Karstdive 95

Under the Taurus Mountains
Karstdive Discovery

Todd R. Kincaid, Hazlett-Kincaid, Inc.

The following article originally appeared in the February 1996 issue of Atlas Travel Magazine.

The Karstdive cave explorations in the Taurus mountains supported by ATLAS magazine resulted in repercussions of world-wide significance. Finike's Gök Magara (Sky Cave) was explored but not to its depths. Antalya's Kirkgöz (Forty Springs) cave system could not to be investigated in full. However, one of the world's greatest reservoirs has entered the records. The discoveries made under the leadership of two American cave divers have entered history. From this point forward, it reads: "Asia's largest cave is in Turkey..."

   
Photo: Hakan Gönendik
Before Karstdive Project began, a team of Yugoslavian divers was hired to carry out the first survey of Kirkgöz-Suluin but with their limited technology only reached a depth of 40m. In the same region, the Karstdive Project participants discovered a narrow fissure at 65m, which led to a small tunnel that wound down to 80m and eventually up along a passage to an enormous room. The two Americans returned with scooters to explore Kirkgöz-Suluin and stumbled across the "Stadium", named for its enormous size, (at least 100m in length by 60m and 50m in depth). The divers also managed to probe numerous side tunnels leading away from the "Stadium"...

 

   
Photo: Zafer Kizilkaya
In 1990, the French ADEKS team carried out two dives 63m into the Finike cave system, returning data and resulting in a rough mapping of the system. The Karstdive team entered the giant mouth of the cave and split at 45m. Gökhan Türe and Zafer Kizilkaya recorded details necessary for the project and Todd Kincaid and Jarrod Jablonski continued to a depth of 122m...

 

   
Photo: Zafer Kizilkaya
Prior to the Karstdive effort, the Finike system was known only as containing a deep cavern known as Incirli Gök Cave. Daylight streaming through the mouth of this cave located just above sea level between Kas and Finike give it an exceptional blue color. Algae floating on the surface at the cave mouth made entry difficult for the divers. At a depth of around 90m, Jarrod's scooter imploded from the excessive pressure. Apart from breaking the record on this difficult dive the team would later learn that they had investigated the deepest cave in Asia yet discovered.

 

   
Photo: Hakan Gönendik
The Americans made their first dive in Kirkgöz-Suluin without the aid of scooters, presuming it would be a shallow dive. Finding the contrary, they returned over an hour later, recording the following entry in their log: "This cave is endless. At 80m we found a going tunnel." It would have been risky to continue without underwater transport and the divers had to leave exploration of the "Stadium" to another day. In this photograph taken at the cave mouth the divers are preparing to submerge.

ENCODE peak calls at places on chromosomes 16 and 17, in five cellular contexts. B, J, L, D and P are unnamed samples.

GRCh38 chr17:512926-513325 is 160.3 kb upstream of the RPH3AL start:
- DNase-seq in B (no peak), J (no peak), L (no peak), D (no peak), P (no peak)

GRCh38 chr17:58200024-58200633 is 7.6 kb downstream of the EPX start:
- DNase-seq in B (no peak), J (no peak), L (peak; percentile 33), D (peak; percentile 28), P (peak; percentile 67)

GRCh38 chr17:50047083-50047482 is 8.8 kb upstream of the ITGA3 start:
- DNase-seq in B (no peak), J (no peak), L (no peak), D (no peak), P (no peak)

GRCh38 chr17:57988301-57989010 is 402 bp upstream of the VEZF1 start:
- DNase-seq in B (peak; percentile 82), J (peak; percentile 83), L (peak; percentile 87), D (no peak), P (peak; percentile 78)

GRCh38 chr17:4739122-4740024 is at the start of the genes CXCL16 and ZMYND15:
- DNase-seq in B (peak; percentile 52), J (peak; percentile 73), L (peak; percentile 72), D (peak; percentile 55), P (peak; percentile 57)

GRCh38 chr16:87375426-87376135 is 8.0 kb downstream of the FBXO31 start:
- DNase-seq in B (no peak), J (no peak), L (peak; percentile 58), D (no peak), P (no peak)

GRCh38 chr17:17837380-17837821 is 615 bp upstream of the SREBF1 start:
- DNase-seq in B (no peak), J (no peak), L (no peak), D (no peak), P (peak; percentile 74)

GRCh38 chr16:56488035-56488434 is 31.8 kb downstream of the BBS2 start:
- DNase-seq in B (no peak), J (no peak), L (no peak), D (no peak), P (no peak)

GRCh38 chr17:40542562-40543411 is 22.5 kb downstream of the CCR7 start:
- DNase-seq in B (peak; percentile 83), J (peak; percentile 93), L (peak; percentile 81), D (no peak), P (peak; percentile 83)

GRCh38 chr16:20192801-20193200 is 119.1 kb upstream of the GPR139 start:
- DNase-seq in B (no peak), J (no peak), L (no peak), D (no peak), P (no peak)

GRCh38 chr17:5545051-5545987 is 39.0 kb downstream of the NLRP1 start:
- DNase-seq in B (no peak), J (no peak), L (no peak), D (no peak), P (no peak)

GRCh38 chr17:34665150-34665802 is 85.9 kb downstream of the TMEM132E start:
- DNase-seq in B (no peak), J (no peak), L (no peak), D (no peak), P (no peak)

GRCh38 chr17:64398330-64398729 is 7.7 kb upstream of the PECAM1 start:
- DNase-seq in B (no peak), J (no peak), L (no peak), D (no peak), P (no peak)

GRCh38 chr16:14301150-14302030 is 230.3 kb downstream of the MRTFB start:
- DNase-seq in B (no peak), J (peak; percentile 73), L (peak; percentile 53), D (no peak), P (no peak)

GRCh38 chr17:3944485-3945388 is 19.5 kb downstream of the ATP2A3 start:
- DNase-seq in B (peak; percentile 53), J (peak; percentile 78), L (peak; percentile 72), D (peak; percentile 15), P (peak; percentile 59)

Photo: Hakan Gönendik
Underwater cave diving is very different from diving in the open sea. It is a self sacrificing, exhausting, high-risk activity. The slightest mistake can result in death. The Karstdive team at Kirkgöz-Suluin. Zafer Kizilkaya is making last minute checks, Gökhan Türe readies himself for a dive.

 

   
Photo: Zafer Kizilkaya
Kirkgöz-Suluin; the team members examining flow stone and travertine at a depth of nearly 40m.
A thin nylon line remembers the only link to the surface through crystal clear water, water as transparent as the air we rely upon meters above us. The lifeline spooled out as we propelled ourselves effortlessly through cave passages with the aid of underwater scooters. Jarrod and I darted out from a large hallway into what felt like oblivion. More than 30m deep and over 300m from the nearest sunlight, we had literally fallen into a room so capacious that the walls, floor and ceiling dropped out of sight. Like astronauts suspended in outer space, I couldn't stop laughing through my regulator, and when Jarrod turned to look at me in disbelief, I saw he was having the same reaction. Later, we mapped the room to be over 100 m by 100 m, and though our decompression requirements precluded us from accurately measuring the vertical height, our best guess was over 50 m. The cave - Kirkgöz-Suluin at Dösemealti, Turkey - was appropriately dubbed the "Stadium". Jarrod and I had come all the way from Florida, USA to the Taurus Mountains of southern Turkey near Antalya. We joined our friends Gökhan Türe and Zafer Kizilkaya of the Underwater Research Society (SAD) to explore virgin underwater caves. What we found in Kirkgöz-Suluin is undoubtedly one of the largest underwater chasms in the world.

   
Photo: Hakan Gönendik
Jarrod Jablonski and I (Todd Kincaid), members of the Woodville Karst Plain Project (WKPP) and the newly established Karst Research Society, are American cave divers from Florida. We traveled to Turkey in the summer of 1995 for project Karst Dive 95. Karst Dive 95 was a joint research and exploration project conducted by the WKPP and SAD in cooperation with the International Research and Application Center for Karst Water Resources (UKAM) of Hacettepe University, Ankara, Turkey, the University of Wyoming Department of Geology and Geophysics (UWG&G) of Wyoming, USA, the State Hydraulic Works (DSI) of Antalya, Turkey, and Kepez Electric Company also of Antalya. The goal was to explore, map, and document several underwater cave systems along the southern flank of the Taurus Mountains. Both UKAM and UWG&G were particularly interested in gaining a better understanding of the regional ground water flow system near Antalya. DSI and Kepez Electric hoped to learn how to increase the water supply to the Antalya region. Personally, the four of us (Jarrod and I, Gökhan and Zafer) were hoping to find "Power Cave".